A Puritan’s Prayer: God The All
O God Whose will conquers all,
There is no comfort in anything apart from
and being engaged in thy service;
Thou art All in all, and all enjoyments are what
to me thou makest them, and no more.
I am well pleased with thy will, whatever it is,
or should be in all respects,
And if thou bidst me to decide for myself in any affair,
I would choose to refer all to thee,
for thou art infinitely wise and cannot do amiss,
as I am in danger of doing.
I rejoice to think that all things are at thy disposal,
and it delights me to leave them there.
Then prayer turns wholly into praise,
and all I can do is to adore and bless thee.
What shall I give thee for all thy benefits?
I am in a strait betwixt two, knowing not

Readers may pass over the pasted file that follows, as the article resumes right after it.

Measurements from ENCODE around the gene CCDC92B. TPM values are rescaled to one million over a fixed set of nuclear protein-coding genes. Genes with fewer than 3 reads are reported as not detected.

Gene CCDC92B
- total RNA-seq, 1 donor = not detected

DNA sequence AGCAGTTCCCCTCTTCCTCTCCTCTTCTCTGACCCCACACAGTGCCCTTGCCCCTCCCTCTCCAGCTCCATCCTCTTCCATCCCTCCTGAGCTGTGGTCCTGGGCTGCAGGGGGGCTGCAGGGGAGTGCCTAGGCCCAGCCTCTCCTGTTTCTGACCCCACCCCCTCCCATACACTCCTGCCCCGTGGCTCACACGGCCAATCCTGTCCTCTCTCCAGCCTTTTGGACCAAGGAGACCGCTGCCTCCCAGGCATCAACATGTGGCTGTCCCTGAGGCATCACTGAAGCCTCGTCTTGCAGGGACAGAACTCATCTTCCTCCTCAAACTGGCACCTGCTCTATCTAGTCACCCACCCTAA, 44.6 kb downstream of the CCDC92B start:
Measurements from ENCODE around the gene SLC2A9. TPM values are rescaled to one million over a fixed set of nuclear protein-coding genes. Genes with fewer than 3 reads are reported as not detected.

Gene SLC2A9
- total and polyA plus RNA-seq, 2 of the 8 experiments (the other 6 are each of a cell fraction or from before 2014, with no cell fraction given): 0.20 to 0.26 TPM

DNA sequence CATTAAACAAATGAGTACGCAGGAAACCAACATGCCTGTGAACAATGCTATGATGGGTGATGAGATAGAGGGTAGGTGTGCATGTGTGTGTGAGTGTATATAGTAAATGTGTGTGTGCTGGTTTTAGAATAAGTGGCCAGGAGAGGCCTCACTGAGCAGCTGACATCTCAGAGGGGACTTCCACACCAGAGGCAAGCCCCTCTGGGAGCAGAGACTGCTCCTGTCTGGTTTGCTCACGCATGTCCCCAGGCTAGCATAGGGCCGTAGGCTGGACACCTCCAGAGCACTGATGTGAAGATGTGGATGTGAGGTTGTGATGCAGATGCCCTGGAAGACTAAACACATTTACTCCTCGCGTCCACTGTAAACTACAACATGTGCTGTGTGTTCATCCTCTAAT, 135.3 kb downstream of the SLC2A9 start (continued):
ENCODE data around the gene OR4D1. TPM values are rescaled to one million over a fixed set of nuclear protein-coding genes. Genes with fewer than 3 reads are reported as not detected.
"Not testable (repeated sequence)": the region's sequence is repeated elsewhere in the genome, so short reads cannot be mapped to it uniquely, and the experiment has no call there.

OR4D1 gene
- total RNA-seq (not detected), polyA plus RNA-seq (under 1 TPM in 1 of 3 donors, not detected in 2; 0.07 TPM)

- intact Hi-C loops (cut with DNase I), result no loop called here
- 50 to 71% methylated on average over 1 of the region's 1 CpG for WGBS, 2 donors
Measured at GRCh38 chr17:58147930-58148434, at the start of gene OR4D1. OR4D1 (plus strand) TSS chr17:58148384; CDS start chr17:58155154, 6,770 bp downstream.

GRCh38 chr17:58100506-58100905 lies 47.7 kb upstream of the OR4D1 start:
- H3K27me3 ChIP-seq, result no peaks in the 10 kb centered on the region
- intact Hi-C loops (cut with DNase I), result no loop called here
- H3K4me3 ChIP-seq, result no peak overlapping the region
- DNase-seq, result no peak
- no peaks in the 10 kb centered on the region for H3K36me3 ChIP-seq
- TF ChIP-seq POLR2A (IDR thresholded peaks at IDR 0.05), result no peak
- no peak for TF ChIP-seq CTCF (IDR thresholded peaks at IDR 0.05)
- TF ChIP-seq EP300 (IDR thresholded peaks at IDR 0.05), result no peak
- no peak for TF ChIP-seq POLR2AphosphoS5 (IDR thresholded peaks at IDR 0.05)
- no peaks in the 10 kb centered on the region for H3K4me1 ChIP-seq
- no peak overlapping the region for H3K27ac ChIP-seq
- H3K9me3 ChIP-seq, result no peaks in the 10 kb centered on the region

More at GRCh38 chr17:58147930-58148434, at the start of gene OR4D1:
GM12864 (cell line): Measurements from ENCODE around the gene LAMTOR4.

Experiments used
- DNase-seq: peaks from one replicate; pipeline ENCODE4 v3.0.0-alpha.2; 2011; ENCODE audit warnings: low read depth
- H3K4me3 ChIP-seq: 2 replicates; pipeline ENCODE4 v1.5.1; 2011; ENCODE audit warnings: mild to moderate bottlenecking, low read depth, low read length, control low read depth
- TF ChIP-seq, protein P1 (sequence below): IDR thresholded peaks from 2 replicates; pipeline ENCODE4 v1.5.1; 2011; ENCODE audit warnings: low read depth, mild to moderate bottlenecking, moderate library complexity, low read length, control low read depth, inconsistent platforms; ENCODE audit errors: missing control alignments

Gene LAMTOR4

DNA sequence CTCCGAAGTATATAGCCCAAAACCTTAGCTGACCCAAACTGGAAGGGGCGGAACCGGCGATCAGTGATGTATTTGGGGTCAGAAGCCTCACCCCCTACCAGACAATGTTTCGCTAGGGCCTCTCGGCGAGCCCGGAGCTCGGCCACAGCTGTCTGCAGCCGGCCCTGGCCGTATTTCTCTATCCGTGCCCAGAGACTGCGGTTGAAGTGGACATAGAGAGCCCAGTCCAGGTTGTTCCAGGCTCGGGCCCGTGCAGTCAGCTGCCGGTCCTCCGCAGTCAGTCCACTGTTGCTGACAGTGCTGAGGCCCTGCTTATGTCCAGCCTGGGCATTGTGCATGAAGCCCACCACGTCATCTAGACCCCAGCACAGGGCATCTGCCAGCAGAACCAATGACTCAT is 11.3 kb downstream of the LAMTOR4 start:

what to do;
I long to make some return, but have nothing to offer,
and can only rejoice that thou doest all,
that none in heaven or on earth shares thy honour;
I can of myself do nothing to glorify thy blessed name,
but I can through grace cheerfully surrender soul
and body to thee,
I know that thou art the author and finisher of faith,
that the whole work of redemption is thine alone,
that every good work or thought found in me
is the effect of thy power and grace,
that they sole motive in working in me to will
and to do is for thy good pleasure.
O God, it is amazing that men can talk so much
about man’s creaturely power and goodness,
when, if thou didst not hold us back every
moment, we should be devils incarnate.
This, by bitter experience, thou hast taught me
(Taken from ‘The Valley of Vision: A Collection of Puritan Prayers,’ edited by Arthur Bennett)
Why Puritan Prayers? Here’s why.